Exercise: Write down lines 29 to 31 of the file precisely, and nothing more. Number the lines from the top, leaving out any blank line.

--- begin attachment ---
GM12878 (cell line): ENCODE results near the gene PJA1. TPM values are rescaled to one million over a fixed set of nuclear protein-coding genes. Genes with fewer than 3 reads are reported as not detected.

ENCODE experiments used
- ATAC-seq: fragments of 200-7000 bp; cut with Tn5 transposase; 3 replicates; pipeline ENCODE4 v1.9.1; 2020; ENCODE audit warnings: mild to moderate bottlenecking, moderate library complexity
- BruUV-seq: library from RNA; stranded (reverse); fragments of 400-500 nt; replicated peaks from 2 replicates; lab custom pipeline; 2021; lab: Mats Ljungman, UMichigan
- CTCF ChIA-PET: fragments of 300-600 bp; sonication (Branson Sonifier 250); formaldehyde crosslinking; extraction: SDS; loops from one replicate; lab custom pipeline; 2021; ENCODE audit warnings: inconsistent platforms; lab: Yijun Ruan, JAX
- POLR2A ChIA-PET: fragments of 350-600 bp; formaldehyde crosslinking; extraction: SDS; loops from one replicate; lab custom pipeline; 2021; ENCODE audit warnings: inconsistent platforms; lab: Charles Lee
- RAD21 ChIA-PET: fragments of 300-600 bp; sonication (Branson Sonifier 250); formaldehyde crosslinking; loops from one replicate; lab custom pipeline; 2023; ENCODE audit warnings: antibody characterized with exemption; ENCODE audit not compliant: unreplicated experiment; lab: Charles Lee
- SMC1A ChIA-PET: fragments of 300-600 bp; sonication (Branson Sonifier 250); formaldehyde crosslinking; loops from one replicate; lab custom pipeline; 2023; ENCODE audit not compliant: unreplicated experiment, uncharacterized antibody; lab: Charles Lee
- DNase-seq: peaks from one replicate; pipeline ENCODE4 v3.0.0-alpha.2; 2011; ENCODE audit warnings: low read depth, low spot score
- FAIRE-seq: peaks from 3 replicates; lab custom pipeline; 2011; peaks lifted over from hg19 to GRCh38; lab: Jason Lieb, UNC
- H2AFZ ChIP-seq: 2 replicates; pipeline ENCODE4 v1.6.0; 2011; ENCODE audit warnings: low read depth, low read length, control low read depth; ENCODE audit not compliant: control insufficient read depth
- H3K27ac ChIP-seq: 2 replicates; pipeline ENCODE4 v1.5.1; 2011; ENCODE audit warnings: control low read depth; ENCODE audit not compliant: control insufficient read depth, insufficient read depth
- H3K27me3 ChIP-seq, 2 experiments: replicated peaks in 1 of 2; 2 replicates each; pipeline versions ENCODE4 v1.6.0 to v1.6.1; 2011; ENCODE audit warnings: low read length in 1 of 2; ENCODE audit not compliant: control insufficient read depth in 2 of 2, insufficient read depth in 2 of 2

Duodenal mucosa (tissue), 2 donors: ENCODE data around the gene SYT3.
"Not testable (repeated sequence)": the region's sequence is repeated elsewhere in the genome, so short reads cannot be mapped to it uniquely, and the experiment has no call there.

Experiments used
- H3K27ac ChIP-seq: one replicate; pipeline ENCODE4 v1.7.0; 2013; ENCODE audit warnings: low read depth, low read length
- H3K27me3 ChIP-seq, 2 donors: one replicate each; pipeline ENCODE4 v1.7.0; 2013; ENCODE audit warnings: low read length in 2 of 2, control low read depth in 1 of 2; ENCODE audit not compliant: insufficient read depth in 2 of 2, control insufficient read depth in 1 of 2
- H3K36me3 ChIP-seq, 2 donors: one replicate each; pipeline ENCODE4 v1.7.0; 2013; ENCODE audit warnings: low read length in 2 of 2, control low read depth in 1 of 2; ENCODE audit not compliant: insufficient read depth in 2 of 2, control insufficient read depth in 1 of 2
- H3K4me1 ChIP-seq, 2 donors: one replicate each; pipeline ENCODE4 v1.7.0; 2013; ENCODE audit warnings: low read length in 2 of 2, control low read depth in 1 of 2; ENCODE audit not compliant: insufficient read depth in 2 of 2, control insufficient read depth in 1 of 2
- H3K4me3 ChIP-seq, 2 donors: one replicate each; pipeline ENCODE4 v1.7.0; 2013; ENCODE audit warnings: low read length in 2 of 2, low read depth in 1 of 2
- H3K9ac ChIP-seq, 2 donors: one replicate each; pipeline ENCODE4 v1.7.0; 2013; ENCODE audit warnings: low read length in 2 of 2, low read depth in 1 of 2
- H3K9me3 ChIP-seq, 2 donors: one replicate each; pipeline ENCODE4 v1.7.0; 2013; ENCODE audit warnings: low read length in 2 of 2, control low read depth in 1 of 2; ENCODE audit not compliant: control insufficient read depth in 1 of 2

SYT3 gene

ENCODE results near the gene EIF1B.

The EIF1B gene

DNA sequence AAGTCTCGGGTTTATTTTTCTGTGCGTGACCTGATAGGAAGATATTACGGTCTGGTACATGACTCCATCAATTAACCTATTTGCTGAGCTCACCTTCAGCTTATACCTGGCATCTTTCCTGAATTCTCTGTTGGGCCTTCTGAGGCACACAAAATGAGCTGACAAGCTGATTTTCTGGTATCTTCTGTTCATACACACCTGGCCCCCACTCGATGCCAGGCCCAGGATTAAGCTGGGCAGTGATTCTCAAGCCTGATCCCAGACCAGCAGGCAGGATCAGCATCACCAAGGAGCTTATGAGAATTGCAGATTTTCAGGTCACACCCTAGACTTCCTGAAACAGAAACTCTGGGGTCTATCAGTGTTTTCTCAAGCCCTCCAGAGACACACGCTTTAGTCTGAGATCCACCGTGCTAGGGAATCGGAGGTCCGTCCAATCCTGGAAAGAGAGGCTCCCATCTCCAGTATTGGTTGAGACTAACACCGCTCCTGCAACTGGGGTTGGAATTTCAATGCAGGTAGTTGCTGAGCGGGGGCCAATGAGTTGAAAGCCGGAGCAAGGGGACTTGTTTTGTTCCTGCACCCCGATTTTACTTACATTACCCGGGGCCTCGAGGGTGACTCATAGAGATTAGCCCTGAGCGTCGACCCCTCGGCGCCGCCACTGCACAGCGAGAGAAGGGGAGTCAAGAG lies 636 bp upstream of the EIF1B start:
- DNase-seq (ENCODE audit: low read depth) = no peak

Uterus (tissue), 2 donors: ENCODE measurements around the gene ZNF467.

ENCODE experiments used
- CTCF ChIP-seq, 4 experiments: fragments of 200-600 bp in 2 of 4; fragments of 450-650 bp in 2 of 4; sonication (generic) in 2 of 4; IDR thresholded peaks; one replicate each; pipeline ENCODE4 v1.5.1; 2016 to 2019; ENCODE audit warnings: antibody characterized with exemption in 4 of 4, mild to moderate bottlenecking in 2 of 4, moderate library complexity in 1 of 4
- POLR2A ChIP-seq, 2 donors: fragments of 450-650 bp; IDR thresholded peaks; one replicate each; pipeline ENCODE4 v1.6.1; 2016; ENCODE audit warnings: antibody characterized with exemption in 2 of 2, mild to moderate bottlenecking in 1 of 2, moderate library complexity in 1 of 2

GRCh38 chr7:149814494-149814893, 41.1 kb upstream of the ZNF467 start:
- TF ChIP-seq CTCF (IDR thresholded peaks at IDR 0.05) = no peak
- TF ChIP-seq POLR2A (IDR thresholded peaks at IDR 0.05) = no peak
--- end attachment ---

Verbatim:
Uterus (tissue), 2 donors: ENCODE measurements around the gene ZNF467.

ENCODE experiments used
- CTCF ChIP-seq, 4 experiments: fragments of 200-600 bp in 2 of 4; fragments of 450-650 bp in 2 of 4; sonication (generic) in 2 of 4; IDR thresholded peaks; one replicate each; pipeline ENCODE4 v1.5.1; 2016 to 2019; ENCODE audit warnings: antibody characterized with exemption in 4 of 4, mild to moderate bottlenecking in 2 of 4, moderate library complexity in 1 of 4